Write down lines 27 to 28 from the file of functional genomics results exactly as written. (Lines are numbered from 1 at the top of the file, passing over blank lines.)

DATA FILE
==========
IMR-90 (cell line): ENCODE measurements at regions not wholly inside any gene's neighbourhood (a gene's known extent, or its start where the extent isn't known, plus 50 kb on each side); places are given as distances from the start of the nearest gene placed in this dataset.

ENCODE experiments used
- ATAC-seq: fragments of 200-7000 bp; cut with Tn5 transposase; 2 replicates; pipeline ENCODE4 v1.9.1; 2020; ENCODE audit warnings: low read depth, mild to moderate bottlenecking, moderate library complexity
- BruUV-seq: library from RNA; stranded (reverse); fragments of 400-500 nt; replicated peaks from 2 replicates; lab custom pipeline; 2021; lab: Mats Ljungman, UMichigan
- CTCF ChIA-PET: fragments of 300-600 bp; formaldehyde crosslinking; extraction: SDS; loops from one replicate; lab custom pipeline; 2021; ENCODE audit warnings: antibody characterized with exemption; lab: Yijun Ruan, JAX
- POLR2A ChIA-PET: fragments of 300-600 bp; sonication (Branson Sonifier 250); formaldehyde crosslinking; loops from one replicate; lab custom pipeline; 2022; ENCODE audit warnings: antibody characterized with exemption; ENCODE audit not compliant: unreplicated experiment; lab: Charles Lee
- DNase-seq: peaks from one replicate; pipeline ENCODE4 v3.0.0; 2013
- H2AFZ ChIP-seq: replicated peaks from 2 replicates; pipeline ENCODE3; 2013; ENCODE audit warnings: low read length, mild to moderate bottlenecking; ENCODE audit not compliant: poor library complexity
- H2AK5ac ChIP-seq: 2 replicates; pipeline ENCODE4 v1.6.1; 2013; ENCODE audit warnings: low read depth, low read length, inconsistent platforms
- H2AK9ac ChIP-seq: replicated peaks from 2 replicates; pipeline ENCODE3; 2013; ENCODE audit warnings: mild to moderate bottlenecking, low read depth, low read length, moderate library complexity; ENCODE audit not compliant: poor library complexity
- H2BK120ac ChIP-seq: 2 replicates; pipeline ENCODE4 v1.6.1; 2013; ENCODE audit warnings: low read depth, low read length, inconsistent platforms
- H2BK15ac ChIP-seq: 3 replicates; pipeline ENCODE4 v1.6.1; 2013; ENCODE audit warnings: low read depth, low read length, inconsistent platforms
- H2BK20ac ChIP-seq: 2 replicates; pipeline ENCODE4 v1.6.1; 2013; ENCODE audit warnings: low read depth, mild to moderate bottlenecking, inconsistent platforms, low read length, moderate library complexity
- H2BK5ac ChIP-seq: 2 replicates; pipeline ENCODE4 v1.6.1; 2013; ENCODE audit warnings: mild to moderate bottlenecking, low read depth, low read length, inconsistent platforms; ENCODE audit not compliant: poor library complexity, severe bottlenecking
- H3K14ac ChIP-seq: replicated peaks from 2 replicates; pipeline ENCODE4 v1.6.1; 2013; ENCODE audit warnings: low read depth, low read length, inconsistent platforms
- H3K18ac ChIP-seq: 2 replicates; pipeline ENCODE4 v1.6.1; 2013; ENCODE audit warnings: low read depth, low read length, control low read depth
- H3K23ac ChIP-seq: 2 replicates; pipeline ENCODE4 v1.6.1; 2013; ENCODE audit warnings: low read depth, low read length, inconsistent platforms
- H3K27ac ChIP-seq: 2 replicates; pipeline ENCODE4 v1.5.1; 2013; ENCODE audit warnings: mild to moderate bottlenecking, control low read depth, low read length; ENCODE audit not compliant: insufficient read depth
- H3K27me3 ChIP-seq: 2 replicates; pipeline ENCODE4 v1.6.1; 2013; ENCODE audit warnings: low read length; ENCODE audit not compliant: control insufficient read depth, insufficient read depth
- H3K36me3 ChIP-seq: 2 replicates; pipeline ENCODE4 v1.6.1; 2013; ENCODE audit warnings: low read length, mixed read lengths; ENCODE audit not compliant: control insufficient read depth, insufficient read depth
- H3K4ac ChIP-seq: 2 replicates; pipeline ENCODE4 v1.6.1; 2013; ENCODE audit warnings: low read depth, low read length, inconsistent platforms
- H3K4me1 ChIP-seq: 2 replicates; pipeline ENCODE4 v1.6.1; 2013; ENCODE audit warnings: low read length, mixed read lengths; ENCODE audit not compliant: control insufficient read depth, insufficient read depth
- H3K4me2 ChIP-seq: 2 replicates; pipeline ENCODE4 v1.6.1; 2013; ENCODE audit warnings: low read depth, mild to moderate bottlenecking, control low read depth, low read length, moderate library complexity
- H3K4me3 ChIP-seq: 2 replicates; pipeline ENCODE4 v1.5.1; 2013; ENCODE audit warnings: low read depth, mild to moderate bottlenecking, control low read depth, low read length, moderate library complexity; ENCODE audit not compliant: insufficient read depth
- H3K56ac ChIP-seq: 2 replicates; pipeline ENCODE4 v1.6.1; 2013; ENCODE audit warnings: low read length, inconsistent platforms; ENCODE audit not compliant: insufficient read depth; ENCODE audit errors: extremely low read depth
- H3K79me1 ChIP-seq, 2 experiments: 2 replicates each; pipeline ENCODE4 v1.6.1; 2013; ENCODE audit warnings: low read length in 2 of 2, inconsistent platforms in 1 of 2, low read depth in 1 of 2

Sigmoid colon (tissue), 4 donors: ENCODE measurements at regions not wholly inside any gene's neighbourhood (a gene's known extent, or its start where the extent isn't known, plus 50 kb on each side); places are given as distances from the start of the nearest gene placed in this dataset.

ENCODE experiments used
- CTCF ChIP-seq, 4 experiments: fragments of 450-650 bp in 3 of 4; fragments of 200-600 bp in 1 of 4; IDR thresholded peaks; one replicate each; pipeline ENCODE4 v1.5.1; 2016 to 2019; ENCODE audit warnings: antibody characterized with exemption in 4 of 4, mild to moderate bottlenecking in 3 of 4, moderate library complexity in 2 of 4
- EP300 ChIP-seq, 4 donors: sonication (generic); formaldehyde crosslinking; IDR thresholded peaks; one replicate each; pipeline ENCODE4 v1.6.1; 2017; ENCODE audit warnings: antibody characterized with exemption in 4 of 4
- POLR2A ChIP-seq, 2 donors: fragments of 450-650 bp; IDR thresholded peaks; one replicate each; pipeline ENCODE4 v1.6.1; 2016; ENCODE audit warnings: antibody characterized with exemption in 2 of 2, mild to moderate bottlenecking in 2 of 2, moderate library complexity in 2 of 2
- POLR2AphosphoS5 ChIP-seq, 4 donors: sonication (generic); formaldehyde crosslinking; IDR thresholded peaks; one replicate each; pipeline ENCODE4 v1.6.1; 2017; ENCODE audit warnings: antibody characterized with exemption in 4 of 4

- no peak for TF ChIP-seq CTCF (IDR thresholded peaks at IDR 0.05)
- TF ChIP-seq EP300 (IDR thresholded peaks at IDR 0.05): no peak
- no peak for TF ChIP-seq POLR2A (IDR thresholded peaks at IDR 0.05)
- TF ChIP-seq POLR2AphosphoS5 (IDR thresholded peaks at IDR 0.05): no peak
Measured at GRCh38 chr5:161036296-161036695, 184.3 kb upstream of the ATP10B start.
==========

Sigmoid colon (tissue), 4 donors: ENCODE measurements at regions not wholly inside any gene's neighbourhood (a gene's known extent, or its start where the extent isn't known, plus 50 kb on each side); places are given as distances from the start of the nearest gene placed in this dataset.

ENCODE experiments used